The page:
Let’s get something out of the way up front.
Autism and Christmas don’t mix. (Tweet this.)
For so long I dreaded the holiday because of the stress it brought to our house. From the week prior to Thanksgiving until January 1, the tension in our home was through the roof. The screaming and tantrums were non-stop. I was covered head to toe in bruises.
Looking back, I marvel at how we survived in the beginning when the twins were severe. Christmas was a nightmare for them when they were small.
After the first few years (they showed autistic symptoms as infants), we learned that we had to open our gifts without them because they screamed and banged their heads during the ceremony. For this idealistic mother who worked toward and longed for a Walton-family-style Christmas, this was devastating.
But the fact is, Christmas meant nothing to the twins but scary unpredictable change. Kids with autism long for sameness. It’s how they keep fear at bay. The fact that there was a tree–that belonged OUTSIDE– standing in the living room completely freaked them out.
Not to mention the people unwrapping the very gifts that for weeks they’d been told to leave alone. And then there’s the color red. There’s so much red.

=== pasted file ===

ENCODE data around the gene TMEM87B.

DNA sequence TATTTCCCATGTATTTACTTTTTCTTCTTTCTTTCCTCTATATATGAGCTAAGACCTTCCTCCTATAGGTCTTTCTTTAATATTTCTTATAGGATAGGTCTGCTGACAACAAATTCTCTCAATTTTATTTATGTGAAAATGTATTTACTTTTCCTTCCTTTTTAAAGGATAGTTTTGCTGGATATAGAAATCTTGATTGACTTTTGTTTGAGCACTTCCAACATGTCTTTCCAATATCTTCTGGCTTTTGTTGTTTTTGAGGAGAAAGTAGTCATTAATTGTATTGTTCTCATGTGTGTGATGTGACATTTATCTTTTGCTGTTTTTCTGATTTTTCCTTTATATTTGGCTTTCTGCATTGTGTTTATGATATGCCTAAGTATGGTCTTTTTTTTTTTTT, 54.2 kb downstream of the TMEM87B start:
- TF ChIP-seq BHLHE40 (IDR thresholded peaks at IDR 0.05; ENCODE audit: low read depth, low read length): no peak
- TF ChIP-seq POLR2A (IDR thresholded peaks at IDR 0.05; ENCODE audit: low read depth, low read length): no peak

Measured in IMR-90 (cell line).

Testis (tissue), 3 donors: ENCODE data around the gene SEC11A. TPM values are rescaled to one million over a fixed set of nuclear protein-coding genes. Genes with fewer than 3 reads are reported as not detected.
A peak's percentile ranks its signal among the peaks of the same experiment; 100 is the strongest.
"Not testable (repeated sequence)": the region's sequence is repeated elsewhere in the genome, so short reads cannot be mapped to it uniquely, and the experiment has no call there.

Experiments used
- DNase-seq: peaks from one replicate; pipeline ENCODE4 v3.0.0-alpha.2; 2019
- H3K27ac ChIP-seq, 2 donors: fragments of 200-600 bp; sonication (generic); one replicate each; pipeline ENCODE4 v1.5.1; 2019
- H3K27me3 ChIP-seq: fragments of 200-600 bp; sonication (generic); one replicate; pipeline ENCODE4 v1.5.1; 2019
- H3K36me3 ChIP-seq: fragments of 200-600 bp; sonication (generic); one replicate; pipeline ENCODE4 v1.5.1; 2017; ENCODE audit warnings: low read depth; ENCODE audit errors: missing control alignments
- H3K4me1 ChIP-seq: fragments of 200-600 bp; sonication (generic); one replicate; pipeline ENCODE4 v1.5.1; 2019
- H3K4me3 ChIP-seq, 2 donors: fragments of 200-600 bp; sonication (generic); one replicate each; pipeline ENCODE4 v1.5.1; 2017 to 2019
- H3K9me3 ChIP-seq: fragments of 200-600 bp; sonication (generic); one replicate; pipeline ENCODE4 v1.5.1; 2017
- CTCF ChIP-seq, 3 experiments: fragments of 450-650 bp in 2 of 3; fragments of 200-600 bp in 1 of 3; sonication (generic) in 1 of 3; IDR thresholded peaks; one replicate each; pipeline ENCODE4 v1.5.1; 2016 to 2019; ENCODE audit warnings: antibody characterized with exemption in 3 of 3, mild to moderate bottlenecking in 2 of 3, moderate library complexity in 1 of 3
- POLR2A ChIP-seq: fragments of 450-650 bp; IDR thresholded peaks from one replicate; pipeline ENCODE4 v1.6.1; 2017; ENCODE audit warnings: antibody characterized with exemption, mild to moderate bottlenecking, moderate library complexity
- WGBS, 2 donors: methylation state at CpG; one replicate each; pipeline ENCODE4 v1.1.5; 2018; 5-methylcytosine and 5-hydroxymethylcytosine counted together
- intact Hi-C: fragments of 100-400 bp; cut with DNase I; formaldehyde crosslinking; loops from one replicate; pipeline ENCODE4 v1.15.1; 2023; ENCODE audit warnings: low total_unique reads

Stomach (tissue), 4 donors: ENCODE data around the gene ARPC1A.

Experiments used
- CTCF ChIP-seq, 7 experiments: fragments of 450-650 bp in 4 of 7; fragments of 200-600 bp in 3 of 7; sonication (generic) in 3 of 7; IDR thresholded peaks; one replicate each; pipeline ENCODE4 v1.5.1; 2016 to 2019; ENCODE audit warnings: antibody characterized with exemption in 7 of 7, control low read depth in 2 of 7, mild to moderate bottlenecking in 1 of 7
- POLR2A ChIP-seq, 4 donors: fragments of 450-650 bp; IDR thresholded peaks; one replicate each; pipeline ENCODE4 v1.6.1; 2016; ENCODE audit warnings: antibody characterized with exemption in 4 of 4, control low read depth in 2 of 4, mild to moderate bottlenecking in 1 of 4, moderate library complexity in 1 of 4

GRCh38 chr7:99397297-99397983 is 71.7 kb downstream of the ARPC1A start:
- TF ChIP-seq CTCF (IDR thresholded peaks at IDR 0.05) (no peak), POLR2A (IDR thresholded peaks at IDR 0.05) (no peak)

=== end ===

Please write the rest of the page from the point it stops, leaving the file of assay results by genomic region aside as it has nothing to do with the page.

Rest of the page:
Frankly, Christmas simply made no sense. And some of our traditions are kind of silly when you think about it. But that’s part of the “hidden curriculum” that people with autism struggle with. All those unwritten social rules that those of us without autism just “get.”
Thank God the twins eventually grew to accept Christmas and trees standing inside houses and fat guys in red suits.
Now, they are 18 and I’m happy to say that it’s a holiday they enjoy and look forward to. Christmas is still the most stressful time for them, and they do have more conflicts with us and their siblings (all adults now) during this time of the year. But it’s soooo much better than it used to be. They even look forward to watching their nieces open their gifts.
If you have a relative with a child with autism, don’t judge them. Be patient and offer to help. Give them hope. It can get better. And most likely it will. My guys who used to be self-injurious head bangers and biters (of themselves and each other) no longer hurt themselves this way at Christmas. Now they put themselves to bed early on Christmas Eve so they can get up early the next day.
And instead of screaming there are squeals.
There’s not a more pure spirit of Christmas than a soul with special needs grinning ear to ear after opening a simple gift. Even if its socks, the twins are thrilled. (And there’s always socks. It’s a tradition in our house.)
Really, when you think about it, every day that’s a good day with autism is like Christmas. I’m thankful we’re having more of those these days than we used to.
Here’s hoping you do, too.